1i11Eih12 in Java

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). (K. ) = [
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The quantities Tih and Tie are practically real since K:~ z ; and for convenience, we shall just take their respective real parts when calculating (7.4.7). The second term in (7.4.5) is the source term for the incoherent wave and corresponds to a single scattering of the coherent wave into incoherent wave. The elements of the 4 x 4 phase matrix P (0, cP; 0'Y' cP'Y) are P u (0, cP; 0'Y' cP'Y) =
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cos 0'Y cos( cP - cP'Y)]2
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(7.4.8) (7.4.9)
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P12 (O,cP;0'Y,cP'Y) =
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H3 (0, cP; 0'Y' cP'Y) = -
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. cos sin( cP - cP'Y)
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P21 (0, cP; 0'Y' cP'Y) =
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~ cos2 0'Y sin 2(cP 3
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+ cos
cos 0'Y cos( cP - cP'Y)] (7.4.10)
P22 (B, cP; B'Y' 'Y) = "2 cos (cP - 'Y)
(B, ; B'Y' 'Y)
~ cos B'Y sin( -
'Y) cos( - 'Y)
4 DMRT for Active Remote Sensing
P31 (O, ;0"Y'cP"Y) = 3 cos0"Y sin( - "Y) . [sin 0 sin 0"Y + cos 0 cos 0"Y cos( cP - cP"Y)] P3dB, ;O-y,cP"Y) = -3cosOcos(cP-cP"Y)sin(cP-cP-y) P33 (0, cP; 0"Y' cP"Y) =
(7.4.14) (7.4.15)
~ [sin 0 sin 0"Y cos( cP ~ [sin OsinB"Y cos(cP -
+ cosBcosB"Ycos2( - "Y)]
P44 (0, cP; 0"Y' cP"Y) = P 14 cP"Y)
+ cos
(7.4.16) (7.4.17) (7.4.18)
cos 0"Y]
= P24 = P34 = P41 = P42 = P43 = 0
The phase matrix is identical to the Rayleigh phase matrix of the conventional radiative transfer theory. This is because of the small-particle assumption and because the pair distribution functions are only correlated for the range of a few diameters. At z = 0 the boundary condition for the Stokes vector is, from (7.3.52)(7.3.57)
I. (z, 1f - 0, cP)
where R(B) =
= R (0) I. (z, 0, cP)
",,(Rh(~)R:(e)) -lm(Rh~')R:('))]
1m (Rh(O)R;UJ)) Re (Rh(O)R; UJ))
where Re(O) and Rh(O) are given by (7.2.19)-(7.2.20), respectively, with K z = K cos 0 and k z = (k 2 - K 2 sin2 0)1/2. The dense media radiative transfer equation (7.4.5) is to be solved subject to the boundary condition (7.4.19). After the solution is calculated, the incoherent Stokes vector that is transmitted back into region 0, 'Io (0 0 , cP), with B = sin- 1 (K' sin O/k) according to Snell's law, is o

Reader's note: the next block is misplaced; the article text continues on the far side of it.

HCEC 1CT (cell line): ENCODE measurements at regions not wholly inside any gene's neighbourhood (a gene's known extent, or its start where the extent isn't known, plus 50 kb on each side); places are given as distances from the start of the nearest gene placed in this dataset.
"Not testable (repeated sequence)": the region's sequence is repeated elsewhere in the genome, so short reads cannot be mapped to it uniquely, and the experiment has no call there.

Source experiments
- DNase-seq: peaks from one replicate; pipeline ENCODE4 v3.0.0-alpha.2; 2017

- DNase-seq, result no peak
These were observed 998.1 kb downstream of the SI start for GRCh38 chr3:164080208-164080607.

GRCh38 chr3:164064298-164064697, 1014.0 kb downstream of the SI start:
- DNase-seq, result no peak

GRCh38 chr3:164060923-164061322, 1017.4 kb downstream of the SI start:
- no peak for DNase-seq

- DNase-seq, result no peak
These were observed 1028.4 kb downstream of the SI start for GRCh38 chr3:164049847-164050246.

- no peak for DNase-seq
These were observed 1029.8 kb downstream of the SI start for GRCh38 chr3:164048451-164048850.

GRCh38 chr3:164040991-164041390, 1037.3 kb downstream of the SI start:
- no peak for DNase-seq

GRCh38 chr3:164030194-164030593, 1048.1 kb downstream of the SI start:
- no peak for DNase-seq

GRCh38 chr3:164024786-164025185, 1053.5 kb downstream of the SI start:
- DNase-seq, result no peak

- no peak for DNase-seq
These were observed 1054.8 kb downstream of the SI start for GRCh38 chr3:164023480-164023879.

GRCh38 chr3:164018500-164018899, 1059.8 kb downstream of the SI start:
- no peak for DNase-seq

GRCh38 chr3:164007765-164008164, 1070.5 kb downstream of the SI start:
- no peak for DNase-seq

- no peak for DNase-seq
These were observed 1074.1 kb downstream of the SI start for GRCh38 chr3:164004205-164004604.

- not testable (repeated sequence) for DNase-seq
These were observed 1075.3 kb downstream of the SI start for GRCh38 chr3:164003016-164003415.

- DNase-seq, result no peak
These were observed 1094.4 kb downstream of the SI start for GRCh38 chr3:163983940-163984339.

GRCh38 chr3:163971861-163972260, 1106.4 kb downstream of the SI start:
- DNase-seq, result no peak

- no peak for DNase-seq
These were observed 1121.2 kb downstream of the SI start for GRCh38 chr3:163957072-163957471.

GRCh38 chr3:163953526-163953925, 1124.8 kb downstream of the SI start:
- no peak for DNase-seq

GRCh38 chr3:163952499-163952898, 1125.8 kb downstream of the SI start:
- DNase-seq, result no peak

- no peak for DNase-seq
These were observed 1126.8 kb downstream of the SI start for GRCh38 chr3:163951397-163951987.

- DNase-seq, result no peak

'Io(Bo, o) = T(B)'I(z = O,B, ) For 0 less than critical angle Oe (= sin- 1 (k/K')) we have
T (B) =
l-I R h(OW o o
o o o o
- cos 0 1m cosO
ccO:s~ Re( Th(O)T;(O))
cos 00 1m (Th (O)T: (0)) cos
0 (T (O)T* (0))
cco:sO Re ( Th (O)Te (0) ) *
Th(B) = 1 + Rh(B) and Te(f)) = 1 + Re(B). For () greater than the critical angle Be, T( B) = O. The dense media radiative transfer equation (7.4.5) with boundary conditions (7.4.19)-(7.4.20) resembles that of conventional radiative transfer equation of independent scattering except that the expressions for "'e and w in terms of physical parameters are different from those of the conventional theory because of correlated scattering and the fact that the effective propagation constant K has been taken into account. The procedure of numerical solutions of the dense media transfer equation follow the same procedure as that of the conventional ones as described in Volume 1.
General Relation between Active and Passive Remote Sensing with Temperature Distribution
Relations exist between the brightness temperatures of passive remote sensing and the bistatic coefficients of active remote sensing when the medium is of uniform temperature. The expressions were derived in Volume I, 3, Section 5. In this section, we derive a similar expression for nonuniform temperature distribution. An expression will be derived relating the thermal radiated field intensity of a medium with nonuniform temperature distribution to the electromagnetic fields in the problem of active remote sensing. Specifically, it is shown that the thermal radiated field intensity is equal to a constant times the integration of the product of the temperature distribution and the divergence of the Poynting's vector for the problem of active remote sensing. The derivation is based on the field equations of a medium of discrete scatterers and the fluctuation-dissipation theorem. The key quantity to utilize in the derivation is the dyadic Green's function of the random medium, which is common to both problems and is also reciprocal. In the following, active and passive remote sensing problems will be labeled as Problems A and B, respectively.
Problem A: